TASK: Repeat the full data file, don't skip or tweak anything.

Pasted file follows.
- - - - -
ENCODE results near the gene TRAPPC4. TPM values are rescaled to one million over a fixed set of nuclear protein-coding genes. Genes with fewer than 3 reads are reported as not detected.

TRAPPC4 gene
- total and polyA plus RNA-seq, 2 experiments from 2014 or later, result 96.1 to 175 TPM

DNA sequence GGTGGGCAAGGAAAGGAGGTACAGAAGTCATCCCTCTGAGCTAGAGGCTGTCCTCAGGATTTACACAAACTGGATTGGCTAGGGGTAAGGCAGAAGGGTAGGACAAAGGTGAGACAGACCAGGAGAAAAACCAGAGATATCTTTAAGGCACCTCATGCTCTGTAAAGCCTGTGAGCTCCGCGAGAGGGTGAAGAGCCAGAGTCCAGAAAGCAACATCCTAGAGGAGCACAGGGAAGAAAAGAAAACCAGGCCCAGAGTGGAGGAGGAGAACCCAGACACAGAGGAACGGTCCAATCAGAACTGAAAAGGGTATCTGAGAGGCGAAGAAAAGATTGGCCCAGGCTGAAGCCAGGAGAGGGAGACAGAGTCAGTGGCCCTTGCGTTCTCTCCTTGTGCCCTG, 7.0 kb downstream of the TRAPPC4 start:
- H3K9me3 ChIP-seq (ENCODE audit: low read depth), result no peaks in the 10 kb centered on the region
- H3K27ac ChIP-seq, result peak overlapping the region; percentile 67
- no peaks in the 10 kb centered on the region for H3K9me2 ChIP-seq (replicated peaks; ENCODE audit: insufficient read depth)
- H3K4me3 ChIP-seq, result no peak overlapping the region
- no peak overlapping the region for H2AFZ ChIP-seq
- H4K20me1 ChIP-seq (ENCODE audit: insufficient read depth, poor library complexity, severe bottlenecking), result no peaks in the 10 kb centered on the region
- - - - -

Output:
ENCODE results near the gene TRAPPC4. TPM values are rescaled to one million over a fixed set of nuclear protein-coding genes. Genes with fewer than 3 reads are reported as not detected.

TRAPPC4 gene
- total and polyA plus RNA-seq, 2 experiments from 2014 or later, result 96.1 to 175 TPM

DNA sequence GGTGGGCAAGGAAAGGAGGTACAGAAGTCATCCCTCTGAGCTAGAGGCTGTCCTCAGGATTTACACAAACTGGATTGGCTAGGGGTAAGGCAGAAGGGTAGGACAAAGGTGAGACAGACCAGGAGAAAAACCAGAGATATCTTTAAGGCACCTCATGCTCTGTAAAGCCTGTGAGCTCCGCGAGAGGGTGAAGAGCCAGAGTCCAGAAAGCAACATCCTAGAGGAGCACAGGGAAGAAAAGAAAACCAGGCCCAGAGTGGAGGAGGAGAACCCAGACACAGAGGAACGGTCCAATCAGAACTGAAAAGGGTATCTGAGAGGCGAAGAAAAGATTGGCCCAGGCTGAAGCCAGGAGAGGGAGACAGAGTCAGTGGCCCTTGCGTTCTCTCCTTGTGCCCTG, 7.0 kb downstream of the TRAPPC4 start:
- H3K9me3 ChIP-seq (ENCODE audit: low read depth), result no peaks in the 10 kb centered on the region
- H3K27ac ChIP-seq, result peak overlapping the region; percentile 67
- no peaks in the 10 kb centered on the region for H3K9me2 ChIP-seq (replicated peaks; ENCODE audit: insufficient read depth)
- H3K4me3 ChIP-seq, result no peak overlapping the region
- no peak overlapping the region for H2AFZ ChIP-seq
- H4K20me1 ChIP-seq (ENCODE audit: insufficient read depth, poor library complexity, severe bottlenecking), result no peaks in the 10 kb centered on the region